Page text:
Breast cancer resistance protein (BCRP/ABCG2) is a novel member of ATP-binding cassette transporters, which induce multidrug resistance in cancer cells. We found that a high level of BCRP expression in CD4+ T cells conferred cellular resistance to human immunodeficiency virus type-1 (HIV-1) nucleoside reverse transcriptase inhibitors. The cell line MT-4/DOX500 was established through the long-term culture of MT-4 cells in the presence of doxorubicin (DOX) and had reduced sensitivity to not only DOX but also zidovudine (AZT). MT-4/DOX500 cells showed reduced intracellular accumulation and retention of DOX and increased ATP-dependent rhodamine 123 efflux. The cells were also resistant to several anticancer agents such as mitoxantrone, 7-ethyl-10-[4-(1-piperidino)-1-piperidino]carbonyloxycamptothecin, and 7-ethyl-10-hydroxycamptothecin. AZT was 7.5-fold less inhibitory to HIV-1 replication in MT-4/DOX500 cells than in MT-4 cells. Furthermore, the anti-HIV-1 activity of lamivudine was severely impaired in MT-4/DOX500 cells. In contrast, the antiviral activity of non-nucleoside reverse transcriptase inhibitors and protease inhibitors was not affected in the cells. MT-4/DOX500 cells expressed glycosylated BCRP but not P-glycoprotein (ABCB1), multidrug resistance protein 1, 2, or 4 (ABCC1, -2, or -4), or lung resistance-related protein. In addition, the BCRP-specific inhibitor fumitremorgin C completely abolished the resistance of MT-4/DOX500 cells to AZT as well as to DOX. An analysis for intracellular metabolism of AZT suggests that the resistance is attributed to the increase of ATP-dependent efflux of its metabolites, presumably AZT 5′-monophosphate, in MT-4/DOX500 cells.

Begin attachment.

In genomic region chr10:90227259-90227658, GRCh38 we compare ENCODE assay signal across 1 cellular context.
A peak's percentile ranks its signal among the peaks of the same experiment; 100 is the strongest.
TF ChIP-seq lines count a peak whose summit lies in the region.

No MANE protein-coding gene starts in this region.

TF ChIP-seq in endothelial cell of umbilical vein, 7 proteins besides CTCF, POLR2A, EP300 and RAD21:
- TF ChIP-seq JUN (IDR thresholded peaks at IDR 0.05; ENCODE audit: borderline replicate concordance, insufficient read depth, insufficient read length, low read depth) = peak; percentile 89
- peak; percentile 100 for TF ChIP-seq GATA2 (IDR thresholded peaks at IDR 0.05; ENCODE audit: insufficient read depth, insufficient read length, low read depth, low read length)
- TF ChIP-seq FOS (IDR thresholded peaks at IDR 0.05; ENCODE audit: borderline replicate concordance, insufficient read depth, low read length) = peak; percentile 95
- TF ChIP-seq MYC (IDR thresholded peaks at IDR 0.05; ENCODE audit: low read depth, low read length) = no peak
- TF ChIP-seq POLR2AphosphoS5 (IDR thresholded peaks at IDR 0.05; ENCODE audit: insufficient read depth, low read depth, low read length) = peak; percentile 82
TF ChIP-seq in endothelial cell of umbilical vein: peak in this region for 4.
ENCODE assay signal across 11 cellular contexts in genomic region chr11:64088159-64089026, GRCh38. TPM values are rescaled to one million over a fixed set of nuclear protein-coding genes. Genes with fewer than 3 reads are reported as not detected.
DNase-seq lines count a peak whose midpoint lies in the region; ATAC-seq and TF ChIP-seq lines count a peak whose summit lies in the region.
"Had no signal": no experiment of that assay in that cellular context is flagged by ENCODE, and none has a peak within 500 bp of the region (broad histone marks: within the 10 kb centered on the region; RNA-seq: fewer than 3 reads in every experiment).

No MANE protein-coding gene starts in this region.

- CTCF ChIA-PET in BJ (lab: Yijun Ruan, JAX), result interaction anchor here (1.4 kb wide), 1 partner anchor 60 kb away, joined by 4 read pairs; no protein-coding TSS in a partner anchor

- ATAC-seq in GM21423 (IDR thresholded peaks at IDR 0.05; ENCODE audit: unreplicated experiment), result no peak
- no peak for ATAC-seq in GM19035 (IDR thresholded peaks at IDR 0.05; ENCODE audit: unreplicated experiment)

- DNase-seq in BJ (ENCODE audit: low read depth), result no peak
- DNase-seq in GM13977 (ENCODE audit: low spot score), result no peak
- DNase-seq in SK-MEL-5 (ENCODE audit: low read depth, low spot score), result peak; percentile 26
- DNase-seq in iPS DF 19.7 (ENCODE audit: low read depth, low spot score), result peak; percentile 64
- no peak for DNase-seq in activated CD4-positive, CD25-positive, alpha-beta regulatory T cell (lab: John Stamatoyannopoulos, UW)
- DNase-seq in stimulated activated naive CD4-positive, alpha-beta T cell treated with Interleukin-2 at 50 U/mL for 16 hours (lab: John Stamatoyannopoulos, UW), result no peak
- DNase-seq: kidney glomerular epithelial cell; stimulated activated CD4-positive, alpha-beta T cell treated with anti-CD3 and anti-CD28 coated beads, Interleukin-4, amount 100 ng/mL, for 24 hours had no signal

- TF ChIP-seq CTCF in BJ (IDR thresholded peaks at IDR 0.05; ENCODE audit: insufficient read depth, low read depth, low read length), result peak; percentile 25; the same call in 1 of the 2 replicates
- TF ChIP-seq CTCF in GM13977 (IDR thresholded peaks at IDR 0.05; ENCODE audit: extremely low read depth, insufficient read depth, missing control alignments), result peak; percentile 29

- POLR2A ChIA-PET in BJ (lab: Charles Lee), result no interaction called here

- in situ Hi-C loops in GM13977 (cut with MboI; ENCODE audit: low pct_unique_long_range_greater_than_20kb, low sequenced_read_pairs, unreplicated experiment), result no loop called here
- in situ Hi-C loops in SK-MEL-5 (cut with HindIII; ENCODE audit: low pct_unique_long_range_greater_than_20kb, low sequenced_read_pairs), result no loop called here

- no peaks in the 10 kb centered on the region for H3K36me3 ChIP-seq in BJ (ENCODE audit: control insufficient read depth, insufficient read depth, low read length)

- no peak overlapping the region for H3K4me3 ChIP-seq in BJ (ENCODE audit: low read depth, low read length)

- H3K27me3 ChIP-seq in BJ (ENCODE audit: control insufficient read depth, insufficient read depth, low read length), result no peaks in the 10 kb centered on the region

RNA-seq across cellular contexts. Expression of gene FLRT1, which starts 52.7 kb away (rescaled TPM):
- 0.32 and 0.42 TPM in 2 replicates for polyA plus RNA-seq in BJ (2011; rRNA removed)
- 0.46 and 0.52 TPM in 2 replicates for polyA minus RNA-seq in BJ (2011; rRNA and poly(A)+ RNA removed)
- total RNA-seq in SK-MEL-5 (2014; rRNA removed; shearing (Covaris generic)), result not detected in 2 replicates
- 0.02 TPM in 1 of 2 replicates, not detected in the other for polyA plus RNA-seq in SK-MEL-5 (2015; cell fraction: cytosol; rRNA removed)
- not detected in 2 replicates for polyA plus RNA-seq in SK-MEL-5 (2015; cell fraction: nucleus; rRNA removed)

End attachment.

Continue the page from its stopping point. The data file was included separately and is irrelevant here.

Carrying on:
ASJC Scopus subject areas
- Molecular Medicine